The series eventually arrived on the Game Boy Advance with the third generation in 2002. Pokémon: Ruby and Sapphire Versions were set in an entirely new continent and featured various alternations to the gameplay, and they were also incompatible with the preceding Game Boy games. Ruby and Sapphire notably both featured different stories, and each story had a different set of antagonists. The Emerald Version would later combine both storylines while adding a new area called the Battle Frontier. The Battle Frontier became an optional battle-based challenge within the games. The first generation games were also remade for the Game Boy Advance as Pokémon: FireRed and LeafGreen Versions and were capable of trading with the third generation games.
The fourth generation was launched in 2006 with Pokémon: Diamond and Pearl Versions for the Nintendo DS. These versions added some new features while reprising others from the second generation such as the day and night system. The version differences also were less drastic than the third generation. Pokémon: Platinum Version was the last game in the generation and featured alterations to the storyline as well as a new Battle Frontier. They were soon followed by DS remakes of the second generation, Pokémon: HeartGold and SoulSilver Versions, which like FireRed/LeafGreen, added features from later generations combined with graphical updates.
The series was then revamped for the fifth generation in 2010 with the development of Pokémon: Black and White Versions. This game featured a fresh setting, an emphasis on new Pokémon and a darker storyline as well as variations on the formulas of previous games. This game could also connect to the internet, with a feature known as the Pokémon Dream World.
The Pokémon anime began airing in 1997 and has been airing to this day. The anime follows the adventures of Ash Ketchum, a character based on the first generation protagonist Red, and his loyal Pikachu. The anime has followed the games in terms of regions and Pokémon, with a corresponding series for each generation. When the Kanto series was finished prior to the release of the second generation games, an original arc set in the Orange Islands was created to buy time. There was also a Battle Frontier series which acknowledged FireRed/LeafGreen at the same time as Emerald by being set in Kanto. The series was most recently revamped for the Unova season for a refreshed feeling, similar to the intention of the matching games. There have also been annual anime movies starring the cast, which usually focuses on a legendary Pokémon and/or introduces new Pokémon from a coming generation. The anime's localization was successful and continues to this day, although most of the voice actors were changed once the rights changed hands from 4Kids Entertainment to The Pokémon Company.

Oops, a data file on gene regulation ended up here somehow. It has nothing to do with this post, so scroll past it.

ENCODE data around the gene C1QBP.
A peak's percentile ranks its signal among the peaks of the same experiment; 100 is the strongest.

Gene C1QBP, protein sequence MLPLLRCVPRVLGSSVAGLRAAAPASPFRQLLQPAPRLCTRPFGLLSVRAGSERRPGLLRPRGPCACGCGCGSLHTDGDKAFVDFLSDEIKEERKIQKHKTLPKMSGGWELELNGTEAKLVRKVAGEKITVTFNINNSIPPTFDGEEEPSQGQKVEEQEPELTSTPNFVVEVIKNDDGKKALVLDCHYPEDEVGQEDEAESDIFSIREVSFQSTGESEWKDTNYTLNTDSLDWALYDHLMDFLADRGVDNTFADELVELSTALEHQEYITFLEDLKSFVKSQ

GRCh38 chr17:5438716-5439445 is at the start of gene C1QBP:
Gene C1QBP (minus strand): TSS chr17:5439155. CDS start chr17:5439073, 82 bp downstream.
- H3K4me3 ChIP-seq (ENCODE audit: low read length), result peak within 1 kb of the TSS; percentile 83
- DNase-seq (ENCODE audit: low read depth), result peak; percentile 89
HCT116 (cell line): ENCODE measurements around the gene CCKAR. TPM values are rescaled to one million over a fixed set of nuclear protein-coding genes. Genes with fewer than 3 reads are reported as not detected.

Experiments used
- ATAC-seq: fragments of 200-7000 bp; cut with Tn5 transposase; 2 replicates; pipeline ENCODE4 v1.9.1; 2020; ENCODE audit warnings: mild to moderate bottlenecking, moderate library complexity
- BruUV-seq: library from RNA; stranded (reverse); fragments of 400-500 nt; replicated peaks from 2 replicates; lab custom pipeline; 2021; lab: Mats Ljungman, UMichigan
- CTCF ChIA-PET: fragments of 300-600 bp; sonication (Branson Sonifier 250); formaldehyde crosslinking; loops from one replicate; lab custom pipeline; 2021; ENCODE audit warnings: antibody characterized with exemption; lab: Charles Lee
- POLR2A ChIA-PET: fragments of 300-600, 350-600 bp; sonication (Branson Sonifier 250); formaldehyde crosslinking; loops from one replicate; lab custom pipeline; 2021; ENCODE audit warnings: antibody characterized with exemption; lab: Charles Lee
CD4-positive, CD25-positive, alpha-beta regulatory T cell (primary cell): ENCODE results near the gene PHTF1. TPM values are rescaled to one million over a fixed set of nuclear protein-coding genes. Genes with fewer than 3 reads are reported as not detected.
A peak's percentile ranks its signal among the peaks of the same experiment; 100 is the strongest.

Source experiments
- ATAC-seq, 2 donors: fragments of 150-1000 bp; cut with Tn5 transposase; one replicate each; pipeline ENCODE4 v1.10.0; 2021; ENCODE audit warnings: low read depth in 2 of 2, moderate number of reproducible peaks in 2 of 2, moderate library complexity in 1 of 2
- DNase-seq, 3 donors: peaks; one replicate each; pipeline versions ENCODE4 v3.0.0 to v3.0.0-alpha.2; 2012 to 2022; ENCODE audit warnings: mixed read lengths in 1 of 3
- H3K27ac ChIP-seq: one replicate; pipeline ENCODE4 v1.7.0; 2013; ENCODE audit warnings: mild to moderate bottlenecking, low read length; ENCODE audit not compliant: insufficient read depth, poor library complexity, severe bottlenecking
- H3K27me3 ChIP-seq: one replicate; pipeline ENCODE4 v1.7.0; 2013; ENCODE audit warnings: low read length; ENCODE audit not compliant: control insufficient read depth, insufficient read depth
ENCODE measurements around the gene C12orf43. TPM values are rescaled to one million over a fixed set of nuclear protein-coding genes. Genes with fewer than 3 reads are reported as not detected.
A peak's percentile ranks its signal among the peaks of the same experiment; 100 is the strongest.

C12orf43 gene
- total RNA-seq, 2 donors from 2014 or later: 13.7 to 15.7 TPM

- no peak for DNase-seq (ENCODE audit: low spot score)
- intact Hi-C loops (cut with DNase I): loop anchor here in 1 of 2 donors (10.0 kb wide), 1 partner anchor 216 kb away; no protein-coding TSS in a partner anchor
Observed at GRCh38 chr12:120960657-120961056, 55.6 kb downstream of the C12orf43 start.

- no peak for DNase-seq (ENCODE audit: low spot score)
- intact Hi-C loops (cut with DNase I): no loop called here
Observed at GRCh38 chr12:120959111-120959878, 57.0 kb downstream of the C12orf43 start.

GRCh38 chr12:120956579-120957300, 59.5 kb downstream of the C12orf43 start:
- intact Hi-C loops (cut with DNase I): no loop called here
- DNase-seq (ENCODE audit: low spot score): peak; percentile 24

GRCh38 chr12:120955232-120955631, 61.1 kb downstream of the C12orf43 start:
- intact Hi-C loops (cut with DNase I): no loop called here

The supporting characters have been shuffled throughout the series. At first, the gym leaders Brock and Misty appeared as Ash's supporting companions. Brock was briefly replaced by an original character named Tracy Sketchit during the Orange Islands arc, and Misty left permanently after the Johto region. In later series, Ash's new female companion would be the female player character from the corresponding game: May during the Hoenn/Battle Frontier series (who was joined by her brother Max for the Hoenn portion) and Dawn during the Sinnoh series. The slate was cleaned for the Unova series, with Brock departing and the addition of two fifth generation leaders, Cilan and Iris, as Ash's new companions. The anime has deviated from the game series in several key ways. Agents of Team Rocket have appeared as recurring antagonists for nearly ever episode prior to the Unova series. Unlike in the games, Giovanni has never been challenged and beaten, so Team Rocket continues to be active. The agents appearing in every episode are Jessie and James, who are always accompanied by their talking Meowth. These characters continued to appear in Unova, but they received some alterations to act as more competent villains and have stronger storyline roles.
The Pokémon Adventures manga started in 1997. Written by Hidenori Kusaka and featuring art by Mato (for the first nine volumes) followed by Satoshi Yamamoto, this manga more closely follows the game's events while taking on a darker tone. There are multiples arcs featuring trainers whose names are adapted directly from the different color versions, with the earliest trainers being Red, Blue and Green. There has been a Red/Green/Blue arc (with Green being a female trainer based on an used female starting trainer) followed by Yellow (which featured an original character named Yellow), Gold/Silver/Crystal, 'Ruby/Sapphire, FireRed/LeafGreen (which reprises the characters from the first three arcs), Emerald (which winds up concluding FireRed/LeafGreen and introducing a new trainer named Emerald), Diamond/Pearl, Platinum and Black/White. The manga still takes some liberties with the plot, such as the Yellow arc introducing the Elite Four as villains. Later arcs have had characters who are closer to their game portrayals, however.
There have also been a variety of other manga adaptations, many of which are short-term mangas that are only based on individual games. One of the more well-known mangas, due to its localization as The Electric Tale of Pikachu, was a manga based on the anime that lasted for four volumes. There has also been a long-running gag manga exclusive to Japan.
- List of all games
- List of Pokémon Characters
- List of Pokémon